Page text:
There were some body issues – rusting drip rails and an actual rust HOLE above the top driver side corner of the back window, but Chrysler bent over backwards to make things right and they did. Of course, I wouldn’t put up with that now, but February 1981 was a different time.

    It was a scaled-down Ford LTD Crown Vic – look at the lines!

    Yes, this car wasn’t enough of an effort to compete with the latest Japanese offerings, but so far ahead of the GM “X” cars, nothing more need be said.

    I always preferred Plymouth over Dodge – generally a bit flashier. That includes the 1990 Acclaim we owned for 10½ years and the 1992 LeBaron convertible we owned for 8½ years.

    • 0 avatar

      This was not a mid term example. The car’s owner’s grandson is selling it,and it’s from 1983.It is of the first generation just as the author states.

      The refresh didn’t happen until 1985. The rear windows on this one roll down because it’s a 4 door. All the 4 doors had windows that rolled down. The 2 doors never did.

    • 0 avatar


      Not all 4 door K-cars had rear windows that rolled down. Very early models had fixed rear glass with only little flip open vent windows. Such was the case with my grandparent’s ’81 Aries sedan. I distinctly recall sitting in the back of that thing and being annoyed that I couldn’t roll the window down. The rear windows did roll down on the ’83 Reliant sedan they later purchased. Chrysler accomplished this by changing the size of the panes of glass in the rear door. Compare an ’81 to a somewhat later model and you’ll see what I mean-fixed large main glass with little vent windows on early ones, and on later ones smaller roll down main glass with larger fixed panes where vent windows used to be, as on this example.

  • avatar

    Nice article, but again, “but where’s the A/C compressor belt”?

    By the time the K-car evolved into the Spirit/Acclaim, it was a darn fine commuter car: roomy, comfortable, cheap to buy and run. Two of them gave me fine service. A square car for square people, and I don’t mean that pejoratively.

    But at the beginning (1981) the K-Car was a lemon. My parents bought an Aries right after they came out. Poor build quality and all sorts of things went wrong. Many trips back to the hapless dealership. When it came time for new tires, they found Chrysler had spec’d a very uncommon (at the time) size because the rear wheel housing provided minimal clearance. I think only Goodyear had it, and the price was sky-high. Another way for Detroit to piss off customers.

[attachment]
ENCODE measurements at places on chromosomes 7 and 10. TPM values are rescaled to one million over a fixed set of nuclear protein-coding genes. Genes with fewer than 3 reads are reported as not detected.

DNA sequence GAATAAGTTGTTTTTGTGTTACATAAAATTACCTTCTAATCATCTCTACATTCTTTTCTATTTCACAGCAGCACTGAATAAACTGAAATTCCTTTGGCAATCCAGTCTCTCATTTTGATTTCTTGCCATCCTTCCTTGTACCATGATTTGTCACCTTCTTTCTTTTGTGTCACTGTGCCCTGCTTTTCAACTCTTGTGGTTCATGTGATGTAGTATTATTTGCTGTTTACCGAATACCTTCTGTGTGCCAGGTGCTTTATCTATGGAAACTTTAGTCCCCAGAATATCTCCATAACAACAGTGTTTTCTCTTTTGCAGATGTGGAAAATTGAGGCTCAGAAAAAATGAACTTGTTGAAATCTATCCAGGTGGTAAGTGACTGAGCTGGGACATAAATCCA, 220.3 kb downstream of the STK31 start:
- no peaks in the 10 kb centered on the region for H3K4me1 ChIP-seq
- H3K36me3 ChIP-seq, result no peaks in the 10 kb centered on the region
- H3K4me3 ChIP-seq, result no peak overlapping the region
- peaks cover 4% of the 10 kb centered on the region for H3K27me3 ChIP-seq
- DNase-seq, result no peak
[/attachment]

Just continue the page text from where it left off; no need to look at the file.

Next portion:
• avatar

    When I was stationed at NavSta San Diego, EVERY command, it seemed had one of these awful things. But the maintenance on them was mad easy and they ran forever. But they just felt so…..insubstantial.

  • avatar

    I too had one of these, and this edition of CC had me grinning from ear to ear. I was 16 at the time (early 1989), and was lucky enough to snag a neighbor’s ’84 Plymouth Reliant 2-door that at the time had an astoundingly low 6,800 miles on it. A true grandma car: white on blue cloth, 2.2-liter, column-shift automatic, cloth bench seat, AM radio, no A/C (didn’t matter much then in in western Oregon), etc. I was thrilled to have it, and kept it through high school and halfway through college. I admired its ease of operation, high MPG, big trunk, room to fit my tall frame, and the fact that it looked like a more mature, grown-up car in the student parking lot. I even piloted her across the entire United States at age 17 (my age, not the car’s) as part of a 3-car convoy during my family’s summer move. Years later, I started getting irritated by the typical cranky carburator stall-outs and front suspension issues. I ended up selling it a few years later after a move to the deep south, where having a car without A/C is a miserable experience for much of the year. In all, the fact that the car went about its daily routine most of the time with a quiet dignity and simplicity really makes me look back and admire that car. Chrysler had a great thing going with that model, and I can’t blame them for milking it all they could. The right car at the right time. I’m glad I got to own one.

  • avatar

    Here ya go.